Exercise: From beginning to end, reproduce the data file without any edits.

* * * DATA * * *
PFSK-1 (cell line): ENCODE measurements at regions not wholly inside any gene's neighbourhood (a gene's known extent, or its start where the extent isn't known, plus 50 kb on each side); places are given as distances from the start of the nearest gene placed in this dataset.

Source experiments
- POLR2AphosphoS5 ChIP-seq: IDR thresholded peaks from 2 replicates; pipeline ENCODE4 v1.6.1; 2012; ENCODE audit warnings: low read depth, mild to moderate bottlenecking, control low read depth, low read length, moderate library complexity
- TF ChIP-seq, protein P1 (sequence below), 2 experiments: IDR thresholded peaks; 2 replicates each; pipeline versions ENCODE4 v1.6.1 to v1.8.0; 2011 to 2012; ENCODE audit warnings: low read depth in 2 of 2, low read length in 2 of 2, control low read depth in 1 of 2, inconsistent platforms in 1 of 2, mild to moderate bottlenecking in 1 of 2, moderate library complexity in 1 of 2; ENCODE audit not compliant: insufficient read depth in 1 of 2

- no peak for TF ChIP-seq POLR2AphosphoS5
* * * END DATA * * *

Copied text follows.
PFSK-1 (cell line): ENCODE measurements at regions not wholly inside any gene's neighbourhood (a gene's known extent, or its start where the extent isn't known, plus 50 kb on each side); places are given as distances from the start of the nearest gene placed in this dataset.

Source experiments
- POLR2AphosphoS5 ChIP-seq: IDR thresholded peaks from 2 replicates; pipeline ENCODE4 v1.6.1; 2012; ENCODE audit warnings: low read depth, mild to moderate bottlenecking, control low read depth, low read length, moderate library complexity
- TF ChIP-seq, protein P1 (sequence below), 2 experiments: IDR thresholded peaks; 2 replicates each; pipeline versions ENCODE4 v1.6.1 to v1.8.0; 2011 to 2012; ENCODE audit warnings: low read depth in 2 of 2, low read length in 2 of 2, control low read depth in 1 of 2, inconsistent platforms in 1 of 2, mild to moderate bottlenecking in 1 of 2, moderate library complexity in 1 of 2; ENCODE audit not compliant: insufficient read depth in 1 of 2

- no peak for TF ChIP-seq POLR2AphosphoS5